With its plush, inviting, and often-varied texture, velvet offers a sensory experience and brings to mind notions of wealth, splendor, and indulgence. For hundreds of years, this opulent textile operated as a status symbol, and today it remains a fabric with luxurious connotations. This exhibition, featuring 42 velvets from the permanent collection, examines the various effects of industry on the design and production of this splendid fabric from the 19th century to the present day, showcasing the remarkable diversity of modern velvet.
During the Renaissance and up until the Industrial Revolution, velvet production required a great deal of time, specialized labor, and a large volume of expensive materials, especially silk and gold. Industrial innovations in the late 18th and early 19th centuries, such as the Jacquard loom, allowed for faster production and encouraged the use of less costly materials, which made velvet available to a wider range of consumers. Despite this broader accessibility, designers and manufacturers of velvets sought to maintain the sense of luxury long associated with the textile.
The works in this exhibition demonstrate several modern approaches toward the design and production of velvet. Some of the velvets, including a colorful example designed by Gertrude Rapp in the mid-19th century, illustrate the way in which weavers recreated the look and feel of earlier velvets through careful reproduction of historical processes. Rapp, working in Pennsylvania, established and managed a small-scale operation that produced silk as well as hand-woven velvets. Her piece in the exhibition features a lush, black pattern on a smooth plum ground enlivened through additional brightly colored patterning threads that create a confetti-like effect. Other designs, including an early 20th-century panel by Maria Monaci Gallenga, seek to emulate the appearance of historic velvets. In Gallenga’s design, however, the black velvet is made of durable cotton and printed in metallic inks, rather than woven with precious silk and gold threads. While many designers, weavers, and manufacturers, including Gallenga, explicitly borrowed from historical motifs and techniques, they also sought to embrace the potential of the new in terms of materials, design, and production methods. Swedish designer Hans Krondahl’s 1965 Kyoto furnishing fabric, with a brightly colored, bold geometric pattern screen-printed onto cotton velvet, firmly grounds itself in 20th-century design.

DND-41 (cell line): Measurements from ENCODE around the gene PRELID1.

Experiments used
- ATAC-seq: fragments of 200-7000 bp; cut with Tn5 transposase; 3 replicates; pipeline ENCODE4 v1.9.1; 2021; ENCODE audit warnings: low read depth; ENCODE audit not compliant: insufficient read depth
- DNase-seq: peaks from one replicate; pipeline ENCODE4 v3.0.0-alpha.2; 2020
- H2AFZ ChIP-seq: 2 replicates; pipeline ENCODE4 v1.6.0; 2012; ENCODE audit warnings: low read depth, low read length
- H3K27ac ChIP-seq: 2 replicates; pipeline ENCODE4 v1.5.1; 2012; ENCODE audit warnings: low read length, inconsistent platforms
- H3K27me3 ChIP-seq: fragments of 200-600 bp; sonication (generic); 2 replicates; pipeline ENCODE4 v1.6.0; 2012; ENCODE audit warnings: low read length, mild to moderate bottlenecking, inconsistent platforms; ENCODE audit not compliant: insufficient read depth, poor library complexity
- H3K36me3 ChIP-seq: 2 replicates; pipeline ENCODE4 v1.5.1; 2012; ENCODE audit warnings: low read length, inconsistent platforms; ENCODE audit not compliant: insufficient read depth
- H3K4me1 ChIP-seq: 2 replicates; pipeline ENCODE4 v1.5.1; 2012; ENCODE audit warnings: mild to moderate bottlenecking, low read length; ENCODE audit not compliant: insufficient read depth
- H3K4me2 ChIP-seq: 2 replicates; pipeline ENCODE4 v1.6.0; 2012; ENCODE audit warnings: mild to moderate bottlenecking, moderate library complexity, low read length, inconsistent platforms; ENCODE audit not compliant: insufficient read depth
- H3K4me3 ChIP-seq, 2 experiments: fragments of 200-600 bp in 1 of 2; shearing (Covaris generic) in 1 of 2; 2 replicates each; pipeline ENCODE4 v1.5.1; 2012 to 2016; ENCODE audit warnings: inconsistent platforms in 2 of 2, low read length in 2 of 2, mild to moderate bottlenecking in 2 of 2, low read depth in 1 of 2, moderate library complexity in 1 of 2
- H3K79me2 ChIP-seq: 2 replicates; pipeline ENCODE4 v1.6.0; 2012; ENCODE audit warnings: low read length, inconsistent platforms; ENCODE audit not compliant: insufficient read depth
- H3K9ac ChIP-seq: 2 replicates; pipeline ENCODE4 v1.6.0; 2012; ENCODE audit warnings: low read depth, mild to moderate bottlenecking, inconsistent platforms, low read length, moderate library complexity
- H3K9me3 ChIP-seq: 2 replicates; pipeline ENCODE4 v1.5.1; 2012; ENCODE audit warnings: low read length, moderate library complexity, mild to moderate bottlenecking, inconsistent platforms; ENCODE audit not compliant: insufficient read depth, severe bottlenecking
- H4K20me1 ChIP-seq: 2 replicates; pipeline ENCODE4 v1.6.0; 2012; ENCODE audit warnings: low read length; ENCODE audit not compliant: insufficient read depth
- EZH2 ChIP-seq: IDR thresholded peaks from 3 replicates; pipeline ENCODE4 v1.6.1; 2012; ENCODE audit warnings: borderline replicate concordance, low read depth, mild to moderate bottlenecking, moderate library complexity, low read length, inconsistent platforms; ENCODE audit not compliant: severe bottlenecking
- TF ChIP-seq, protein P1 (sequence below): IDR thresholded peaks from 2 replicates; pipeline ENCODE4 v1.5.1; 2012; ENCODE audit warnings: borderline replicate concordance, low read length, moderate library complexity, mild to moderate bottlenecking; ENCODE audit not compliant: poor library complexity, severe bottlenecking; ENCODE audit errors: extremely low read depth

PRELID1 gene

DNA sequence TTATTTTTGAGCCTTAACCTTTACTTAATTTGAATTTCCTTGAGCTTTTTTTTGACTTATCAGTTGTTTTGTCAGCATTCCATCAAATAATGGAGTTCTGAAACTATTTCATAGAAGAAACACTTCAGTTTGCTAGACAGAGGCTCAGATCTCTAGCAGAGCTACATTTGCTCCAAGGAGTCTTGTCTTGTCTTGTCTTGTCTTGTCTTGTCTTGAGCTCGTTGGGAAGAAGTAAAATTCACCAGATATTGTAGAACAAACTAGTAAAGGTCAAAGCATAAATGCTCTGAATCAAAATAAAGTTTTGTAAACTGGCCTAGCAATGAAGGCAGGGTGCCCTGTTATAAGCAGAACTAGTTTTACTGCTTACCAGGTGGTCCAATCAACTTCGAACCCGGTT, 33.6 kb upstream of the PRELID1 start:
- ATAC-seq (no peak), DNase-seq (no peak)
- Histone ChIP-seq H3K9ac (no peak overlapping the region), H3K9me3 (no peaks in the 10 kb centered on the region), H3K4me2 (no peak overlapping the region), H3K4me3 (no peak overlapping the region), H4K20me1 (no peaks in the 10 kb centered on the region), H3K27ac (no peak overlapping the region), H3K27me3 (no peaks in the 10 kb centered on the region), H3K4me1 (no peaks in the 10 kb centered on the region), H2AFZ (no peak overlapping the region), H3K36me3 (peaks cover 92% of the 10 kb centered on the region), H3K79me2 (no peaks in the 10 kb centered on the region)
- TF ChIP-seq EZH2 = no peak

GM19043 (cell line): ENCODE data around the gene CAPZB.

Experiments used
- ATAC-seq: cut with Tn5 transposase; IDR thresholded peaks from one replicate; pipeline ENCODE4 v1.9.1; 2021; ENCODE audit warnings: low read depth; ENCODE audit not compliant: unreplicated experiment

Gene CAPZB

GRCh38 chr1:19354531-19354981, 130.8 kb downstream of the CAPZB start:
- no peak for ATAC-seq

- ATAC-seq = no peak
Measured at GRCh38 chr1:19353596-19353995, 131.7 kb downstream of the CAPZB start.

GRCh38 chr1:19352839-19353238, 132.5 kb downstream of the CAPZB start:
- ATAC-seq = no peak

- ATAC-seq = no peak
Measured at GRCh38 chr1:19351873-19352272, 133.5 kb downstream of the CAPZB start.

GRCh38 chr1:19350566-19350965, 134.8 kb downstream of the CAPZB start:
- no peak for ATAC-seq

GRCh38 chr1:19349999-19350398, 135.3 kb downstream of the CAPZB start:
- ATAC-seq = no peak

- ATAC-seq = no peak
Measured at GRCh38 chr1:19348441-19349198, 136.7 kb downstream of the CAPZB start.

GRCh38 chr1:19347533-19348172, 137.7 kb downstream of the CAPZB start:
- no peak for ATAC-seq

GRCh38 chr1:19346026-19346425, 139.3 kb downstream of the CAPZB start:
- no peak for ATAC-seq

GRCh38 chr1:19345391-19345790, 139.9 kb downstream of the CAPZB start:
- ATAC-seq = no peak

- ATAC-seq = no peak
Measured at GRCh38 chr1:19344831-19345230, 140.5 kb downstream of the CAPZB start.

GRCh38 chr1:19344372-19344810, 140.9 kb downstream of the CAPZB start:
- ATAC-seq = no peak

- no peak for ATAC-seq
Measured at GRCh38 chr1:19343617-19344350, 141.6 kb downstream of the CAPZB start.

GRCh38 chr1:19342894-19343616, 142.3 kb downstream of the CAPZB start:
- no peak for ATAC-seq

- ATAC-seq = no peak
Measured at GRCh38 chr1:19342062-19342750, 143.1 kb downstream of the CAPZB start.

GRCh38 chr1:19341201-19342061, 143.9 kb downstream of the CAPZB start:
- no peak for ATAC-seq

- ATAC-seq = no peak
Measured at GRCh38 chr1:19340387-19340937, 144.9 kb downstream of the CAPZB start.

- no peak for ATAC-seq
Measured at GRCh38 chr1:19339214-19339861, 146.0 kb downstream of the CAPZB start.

As these examples attest, despite—and sometimes due to—industrial innovations, velvet continues to inspire designers and offer up its riches to the senses.
4 hours 59 min ago The Art Institute of Chicago “One day, I had a dream… there were three black boots in the middle of the road, with very high houses."
These are the words of Tarsila do Amaral, one of the leaders behind Anthropophagy, a national art movement that arose in 1920s Brazil with the goal of “cannibalizing” aspects of European modern art in order to make a new, more distinctly indigenous style. #5WomenArtists
Explore Tarsila’s work in depth when Tarsila do Amaral: Reinventing Modern Art in Brazil opens at the Art Institute this October.
Image: Tarsila do Amaral. City (The Street), 1929. Collection of Bolsa de Arte.
6 hours 59 min ago The Art Institute of Chicago NOW ON VIEW—Who Builds Your Architecture?
Whether majestic skyscrapers, eye-catching museums, or sprawling residential complexes, buildings emerge from intricate, lengthy processes of design and construction that involve a host of different actors. The New York–based group Who Builds Your Architecture? (WBYA?), who gives the show its name, presents research related to migrant workers and the global construction industry.
1 day 2 hours ago The Art Institute of Chicago Saints & Heroes brings the spiritual, domestic, and chivalric worlds of the Middle Ages and Renaissance to life in the 21st century.